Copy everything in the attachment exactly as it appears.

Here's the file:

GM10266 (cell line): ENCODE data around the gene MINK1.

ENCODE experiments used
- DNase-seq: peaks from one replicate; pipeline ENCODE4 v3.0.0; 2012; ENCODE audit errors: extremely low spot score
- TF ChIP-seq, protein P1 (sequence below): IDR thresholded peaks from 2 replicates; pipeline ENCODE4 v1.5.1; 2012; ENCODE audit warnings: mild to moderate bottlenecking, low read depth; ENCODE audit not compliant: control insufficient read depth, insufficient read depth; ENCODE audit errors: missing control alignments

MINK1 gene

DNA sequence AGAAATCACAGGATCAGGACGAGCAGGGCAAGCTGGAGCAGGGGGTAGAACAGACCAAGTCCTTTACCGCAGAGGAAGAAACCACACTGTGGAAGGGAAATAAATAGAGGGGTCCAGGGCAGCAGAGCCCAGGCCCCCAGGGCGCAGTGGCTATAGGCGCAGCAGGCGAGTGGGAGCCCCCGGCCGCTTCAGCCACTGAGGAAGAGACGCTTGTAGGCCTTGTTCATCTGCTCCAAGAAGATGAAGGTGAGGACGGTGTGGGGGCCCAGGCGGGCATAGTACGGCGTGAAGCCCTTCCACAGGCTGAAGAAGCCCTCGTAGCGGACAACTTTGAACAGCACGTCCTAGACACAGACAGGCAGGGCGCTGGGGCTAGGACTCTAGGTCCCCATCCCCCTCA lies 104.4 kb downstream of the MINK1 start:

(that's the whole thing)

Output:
GM10266 (cell line): ENCODE data around the gene MINK1.

ENCODE experiments used
- DNase-seq: peaks from one replicate; pipeline ENCODE4 v3.0.0; 2012; ENCODE audit errors: extremely low spot score
- TF ChIP-seq, protein P1 (sequence below): IDR thresholded peaks from 2 replicates; pipeline ENCODE4 v1.5.1; 2012; ENCODE audit warnings: mild to moderate bottlenecking, low read depth; ENCODE audit not compliant: control insufficient read depth, insufficient read depth; ENCODE audit errors: missing control alignments

MINK1 gene

DNA sequence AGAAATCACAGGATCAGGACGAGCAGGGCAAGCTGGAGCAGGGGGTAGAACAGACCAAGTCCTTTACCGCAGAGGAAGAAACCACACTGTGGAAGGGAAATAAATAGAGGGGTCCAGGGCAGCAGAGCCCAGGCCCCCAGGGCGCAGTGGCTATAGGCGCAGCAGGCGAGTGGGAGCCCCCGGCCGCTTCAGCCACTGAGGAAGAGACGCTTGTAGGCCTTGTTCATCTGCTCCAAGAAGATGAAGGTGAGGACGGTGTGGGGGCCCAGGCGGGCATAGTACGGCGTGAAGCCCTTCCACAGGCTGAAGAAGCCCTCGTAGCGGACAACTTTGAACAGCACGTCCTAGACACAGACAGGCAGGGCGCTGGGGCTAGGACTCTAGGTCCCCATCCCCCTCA lies 104.4 kb downstream of the MINK1 start: